We have shared architects’ different approaches to addressing the pressing food issue, from the highly conceptual designs to the more classical ideas. It seems that more competitions and clients require architects to implement gardens for harvesting food, or create an available food solution to accompany the structure. Statistics estimate that more than 80% of the population will live in cities by 2050 and the oil transportation needed to ship food from rural areas will only become more expensive. Soon, adding alternative farming methods won’t be an option; it will be a necessity if food for cities is to remain cost-efficient.
Plantagon, a Swedish-American company, has recently created their take on the vertical farm idea: a geodesic dome containing an urban Plantagon® greenhouse. The farm “will dramatically change the way we produce organic and functional food. It allows us to produce ecological with clean air and water inside urban environments, even major cities, cutting costs and environmental damage by eliminating transportation and deliver directly to consumers,” explained Plantagon.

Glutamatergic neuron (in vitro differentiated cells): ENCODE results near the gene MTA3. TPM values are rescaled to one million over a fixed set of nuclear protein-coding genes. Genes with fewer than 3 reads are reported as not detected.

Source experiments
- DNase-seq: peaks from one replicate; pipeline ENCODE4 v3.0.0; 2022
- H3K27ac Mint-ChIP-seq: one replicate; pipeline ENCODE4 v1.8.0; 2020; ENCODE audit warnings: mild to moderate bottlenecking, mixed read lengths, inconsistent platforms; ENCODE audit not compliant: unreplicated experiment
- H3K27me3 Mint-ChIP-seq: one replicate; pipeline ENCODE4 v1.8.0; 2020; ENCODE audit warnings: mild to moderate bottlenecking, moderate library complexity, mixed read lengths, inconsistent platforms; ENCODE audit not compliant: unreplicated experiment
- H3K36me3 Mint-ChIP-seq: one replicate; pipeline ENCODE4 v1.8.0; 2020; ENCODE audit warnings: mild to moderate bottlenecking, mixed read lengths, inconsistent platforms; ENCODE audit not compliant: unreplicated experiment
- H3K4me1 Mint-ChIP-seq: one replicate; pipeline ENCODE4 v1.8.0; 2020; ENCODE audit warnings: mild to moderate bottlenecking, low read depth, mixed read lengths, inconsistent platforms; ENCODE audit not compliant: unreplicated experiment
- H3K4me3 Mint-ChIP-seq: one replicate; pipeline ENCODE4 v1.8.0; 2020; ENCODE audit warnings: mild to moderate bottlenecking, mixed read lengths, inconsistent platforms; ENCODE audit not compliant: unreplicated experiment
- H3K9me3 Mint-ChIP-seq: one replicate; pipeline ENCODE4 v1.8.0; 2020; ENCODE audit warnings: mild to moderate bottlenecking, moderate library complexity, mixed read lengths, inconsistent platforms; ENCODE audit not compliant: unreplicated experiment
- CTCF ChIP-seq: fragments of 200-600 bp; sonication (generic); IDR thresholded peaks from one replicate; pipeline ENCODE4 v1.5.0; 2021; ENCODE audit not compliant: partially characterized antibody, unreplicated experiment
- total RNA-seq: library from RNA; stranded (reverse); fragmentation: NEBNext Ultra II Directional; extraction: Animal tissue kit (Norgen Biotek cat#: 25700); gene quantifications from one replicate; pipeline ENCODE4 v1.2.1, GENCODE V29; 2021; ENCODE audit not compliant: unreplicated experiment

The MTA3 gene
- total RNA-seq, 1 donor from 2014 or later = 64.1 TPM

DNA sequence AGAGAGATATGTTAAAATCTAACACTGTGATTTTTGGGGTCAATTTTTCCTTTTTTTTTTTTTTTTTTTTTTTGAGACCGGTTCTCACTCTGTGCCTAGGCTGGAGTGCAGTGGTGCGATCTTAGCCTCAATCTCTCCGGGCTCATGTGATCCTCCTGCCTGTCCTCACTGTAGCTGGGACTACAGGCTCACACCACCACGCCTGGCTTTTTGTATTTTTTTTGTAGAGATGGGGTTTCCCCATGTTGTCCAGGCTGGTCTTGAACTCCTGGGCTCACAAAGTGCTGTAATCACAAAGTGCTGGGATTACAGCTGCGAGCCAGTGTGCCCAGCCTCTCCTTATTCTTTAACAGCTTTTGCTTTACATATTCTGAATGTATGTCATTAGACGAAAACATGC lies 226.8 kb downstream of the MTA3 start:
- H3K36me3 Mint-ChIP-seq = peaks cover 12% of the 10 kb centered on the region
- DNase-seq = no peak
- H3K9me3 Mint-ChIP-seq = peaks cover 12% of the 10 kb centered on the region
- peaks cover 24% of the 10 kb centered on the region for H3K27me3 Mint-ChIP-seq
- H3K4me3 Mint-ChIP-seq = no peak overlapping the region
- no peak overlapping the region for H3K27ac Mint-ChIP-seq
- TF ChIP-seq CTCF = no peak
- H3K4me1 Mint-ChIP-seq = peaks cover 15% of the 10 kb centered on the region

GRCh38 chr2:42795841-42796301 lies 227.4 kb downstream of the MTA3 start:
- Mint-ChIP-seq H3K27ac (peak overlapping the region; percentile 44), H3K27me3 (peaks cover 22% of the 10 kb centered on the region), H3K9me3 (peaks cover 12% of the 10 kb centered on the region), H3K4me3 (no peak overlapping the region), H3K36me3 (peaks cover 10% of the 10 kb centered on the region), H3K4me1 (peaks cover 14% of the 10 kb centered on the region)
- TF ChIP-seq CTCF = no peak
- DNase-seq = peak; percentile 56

More about the dome after the break.
As the images illustrated, Plantagon envisions major cities adopting their greenhouse solution. The project features a large spiraling ramp that will provide the necessary space for food growth and production. The glass dome covering the ramped space will provide the necessary light needed to nurture the gardens. Since the glass is curved, varying amounts of sunlight will penetrate according to the angle of incidence.
The company is presently working with Sweco, a consulting engineering firm, to calculate how much sun will reach the interior ramps as the seasons and the sun’s position in the sky change. “It has been a considerable challenge for us at Sweco. Our goal has been to find technical solutions that make it possible to grow crops with high quality and good operating economy,” stated Stephan Stålered, a consultant at Sweco. While a lot of areas still need to be figured out, Plantagon hopes to have the first farm fully functioning within 3 years.